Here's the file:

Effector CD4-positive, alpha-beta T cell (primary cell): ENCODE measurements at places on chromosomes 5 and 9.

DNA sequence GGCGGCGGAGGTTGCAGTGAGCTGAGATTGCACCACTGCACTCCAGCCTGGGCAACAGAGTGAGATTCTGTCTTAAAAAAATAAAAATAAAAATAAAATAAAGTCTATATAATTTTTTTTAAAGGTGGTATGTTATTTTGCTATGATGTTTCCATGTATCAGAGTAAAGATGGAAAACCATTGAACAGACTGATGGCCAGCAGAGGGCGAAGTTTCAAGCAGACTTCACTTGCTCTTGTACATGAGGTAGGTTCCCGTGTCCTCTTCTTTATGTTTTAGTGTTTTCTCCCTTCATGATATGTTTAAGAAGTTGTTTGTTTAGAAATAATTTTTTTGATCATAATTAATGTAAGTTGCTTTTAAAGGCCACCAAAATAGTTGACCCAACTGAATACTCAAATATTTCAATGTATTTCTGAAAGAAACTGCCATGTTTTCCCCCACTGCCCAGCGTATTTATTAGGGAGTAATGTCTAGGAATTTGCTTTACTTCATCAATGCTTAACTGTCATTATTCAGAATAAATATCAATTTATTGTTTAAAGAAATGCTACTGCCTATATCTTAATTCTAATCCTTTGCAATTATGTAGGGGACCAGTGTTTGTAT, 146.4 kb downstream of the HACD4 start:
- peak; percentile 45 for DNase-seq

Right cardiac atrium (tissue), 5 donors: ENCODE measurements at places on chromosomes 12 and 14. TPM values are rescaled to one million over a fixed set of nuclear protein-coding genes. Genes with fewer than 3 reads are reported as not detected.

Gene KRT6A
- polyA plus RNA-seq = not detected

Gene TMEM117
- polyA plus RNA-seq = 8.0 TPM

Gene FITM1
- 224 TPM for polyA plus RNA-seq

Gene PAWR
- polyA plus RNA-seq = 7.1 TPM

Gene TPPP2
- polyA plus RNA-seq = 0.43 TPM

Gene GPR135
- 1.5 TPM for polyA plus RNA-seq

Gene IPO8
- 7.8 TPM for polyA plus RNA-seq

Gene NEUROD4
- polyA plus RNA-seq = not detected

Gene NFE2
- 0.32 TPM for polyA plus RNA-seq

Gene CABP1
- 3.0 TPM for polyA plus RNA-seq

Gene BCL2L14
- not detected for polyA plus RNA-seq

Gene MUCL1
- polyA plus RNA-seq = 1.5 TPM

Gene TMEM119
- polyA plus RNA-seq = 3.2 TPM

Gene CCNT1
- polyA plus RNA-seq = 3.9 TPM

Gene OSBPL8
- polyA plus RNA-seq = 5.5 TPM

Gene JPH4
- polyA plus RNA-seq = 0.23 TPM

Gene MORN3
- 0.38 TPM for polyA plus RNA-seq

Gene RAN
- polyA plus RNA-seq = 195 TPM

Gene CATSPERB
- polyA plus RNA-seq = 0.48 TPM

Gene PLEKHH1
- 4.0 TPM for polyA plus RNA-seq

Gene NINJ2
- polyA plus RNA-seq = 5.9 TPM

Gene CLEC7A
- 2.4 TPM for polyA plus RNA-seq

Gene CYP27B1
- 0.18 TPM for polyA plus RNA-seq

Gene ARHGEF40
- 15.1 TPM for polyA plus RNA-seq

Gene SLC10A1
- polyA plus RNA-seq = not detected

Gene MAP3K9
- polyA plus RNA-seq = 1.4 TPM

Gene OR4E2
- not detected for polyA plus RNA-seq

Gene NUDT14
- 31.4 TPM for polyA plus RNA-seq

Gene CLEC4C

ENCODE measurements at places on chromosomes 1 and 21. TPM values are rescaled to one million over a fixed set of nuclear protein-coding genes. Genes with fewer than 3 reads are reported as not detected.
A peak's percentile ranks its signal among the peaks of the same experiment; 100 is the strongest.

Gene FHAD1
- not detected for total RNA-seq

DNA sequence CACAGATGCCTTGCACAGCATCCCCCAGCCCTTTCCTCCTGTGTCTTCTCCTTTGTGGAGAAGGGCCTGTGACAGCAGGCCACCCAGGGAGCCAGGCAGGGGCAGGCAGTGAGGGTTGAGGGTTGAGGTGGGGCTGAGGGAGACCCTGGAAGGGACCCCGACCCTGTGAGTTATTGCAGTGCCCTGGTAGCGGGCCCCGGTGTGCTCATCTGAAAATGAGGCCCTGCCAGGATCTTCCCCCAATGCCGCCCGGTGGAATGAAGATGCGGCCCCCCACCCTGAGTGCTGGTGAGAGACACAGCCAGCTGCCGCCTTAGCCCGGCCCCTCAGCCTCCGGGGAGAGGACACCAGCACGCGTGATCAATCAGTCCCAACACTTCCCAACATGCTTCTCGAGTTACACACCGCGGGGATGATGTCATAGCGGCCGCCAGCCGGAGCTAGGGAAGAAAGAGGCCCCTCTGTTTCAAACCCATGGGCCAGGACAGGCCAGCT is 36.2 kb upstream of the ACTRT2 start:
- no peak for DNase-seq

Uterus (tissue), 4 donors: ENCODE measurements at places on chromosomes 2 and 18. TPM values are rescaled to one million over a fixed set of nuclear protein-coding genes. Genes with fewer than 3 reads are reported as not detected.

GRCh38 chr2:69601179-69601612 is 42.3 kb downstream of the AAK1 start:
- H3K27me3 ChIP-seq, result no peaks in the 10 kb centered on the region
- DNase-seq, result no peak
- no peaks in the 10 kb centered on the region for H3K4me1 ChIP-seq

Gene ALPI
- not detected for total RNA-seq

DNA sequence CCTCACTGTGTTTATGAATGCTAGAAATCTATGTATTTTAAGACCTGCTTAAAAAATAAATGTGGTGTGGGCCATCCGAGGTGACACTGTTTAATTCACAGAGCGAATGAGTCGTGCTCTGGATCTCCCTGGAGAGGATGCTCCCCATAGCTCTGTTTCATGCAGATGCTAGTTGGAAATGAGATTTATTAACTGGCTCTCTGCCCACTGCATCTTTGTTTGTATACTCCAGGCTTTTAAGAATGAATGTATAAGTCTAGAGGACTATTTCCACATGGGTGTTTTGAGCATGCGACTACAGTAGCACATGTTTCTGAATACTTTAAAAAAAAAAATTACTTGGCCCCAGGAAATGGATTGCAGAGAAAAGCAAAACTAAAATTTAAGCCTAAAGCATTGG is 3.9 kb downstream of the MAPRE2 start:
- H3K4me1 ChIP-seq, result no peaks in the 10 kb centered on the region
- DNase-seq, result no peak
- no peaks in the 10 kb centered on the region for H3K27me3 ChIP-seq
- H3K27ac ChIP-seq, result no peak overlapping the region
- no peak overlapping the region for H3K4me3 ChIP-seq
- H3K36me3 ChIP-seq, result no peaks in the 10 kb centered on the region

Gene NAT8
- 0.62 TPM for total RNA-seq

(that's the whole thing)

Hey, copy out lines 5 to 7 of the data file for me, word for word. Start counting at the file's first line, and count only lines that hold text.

Gene KRT6A
- polyA plus RNA-seq = not detected

Gene TMEM117